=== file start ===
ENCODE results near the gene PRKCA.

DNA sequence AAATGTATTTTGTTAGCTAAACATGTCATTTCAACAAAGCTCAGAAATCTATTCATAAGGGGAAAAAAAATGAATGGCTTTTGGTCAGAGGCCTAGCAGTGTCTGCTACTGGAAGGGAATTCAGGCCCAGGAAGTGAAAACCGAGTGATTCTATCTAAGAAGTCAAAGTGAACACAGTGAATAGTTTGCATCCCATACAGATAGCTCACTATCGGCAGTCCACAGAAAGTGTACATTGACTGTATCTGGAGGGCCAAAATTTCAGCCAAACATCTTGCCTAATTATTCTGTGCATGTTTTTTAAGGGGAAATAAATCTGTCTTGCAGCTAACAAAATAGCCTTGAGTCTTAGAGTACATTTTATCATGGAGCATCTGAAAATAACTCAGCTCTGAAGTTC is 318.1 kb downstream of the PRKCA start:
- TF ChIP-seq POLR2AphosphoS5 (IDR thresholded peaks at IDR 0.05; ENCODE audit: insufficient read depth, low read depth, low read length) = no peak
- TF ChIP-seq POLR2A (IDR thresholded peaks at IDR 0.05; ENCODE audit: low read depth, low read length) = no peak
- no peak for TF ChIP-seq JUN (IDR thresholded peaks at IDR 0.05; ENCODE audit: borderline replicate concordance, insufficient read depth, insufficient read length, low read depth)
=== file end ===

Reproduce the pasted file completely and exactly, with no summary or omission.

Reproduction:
ENCODE results near the gene PRKCA.

DNA sequence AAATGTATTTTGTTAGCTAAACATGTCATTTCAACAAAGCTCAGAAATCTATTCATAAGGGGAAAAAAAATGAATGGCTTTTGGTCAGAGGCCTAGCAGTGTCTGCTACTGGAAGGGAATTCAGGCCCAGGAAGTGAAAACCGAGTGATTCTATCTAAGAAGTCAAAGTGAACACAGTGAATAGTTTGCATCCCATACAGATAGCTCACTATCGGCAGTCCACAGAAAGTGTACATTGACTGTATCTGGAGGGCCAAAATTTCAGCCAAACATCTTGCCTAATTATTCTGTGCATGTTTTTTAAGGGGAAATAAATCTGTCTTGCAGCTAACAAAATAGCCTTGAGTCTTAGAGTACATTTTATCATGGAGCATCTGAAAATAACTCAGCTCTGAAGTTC is 318.1 kb downstream of the PRKCA start:
- TF ChIP-seq POLR2AphosphoS5 (IDR thresholded peaks at IDR 0.05; ENCODE audit: insufficient read depth, low read depth, low read length) = no peak
- TF ChIP-seq POLR2A (IDR thresholded peaks at IDR 0.05; ENCODE audit: low read depth, low read length) = no peak
- no peak for TF ChIP-seq JUN (IDR thresholded peaks at IDR 0.05; ENCODE audit: borderline replicate concordance, insufficient read depth, insufficient read length, low read depth)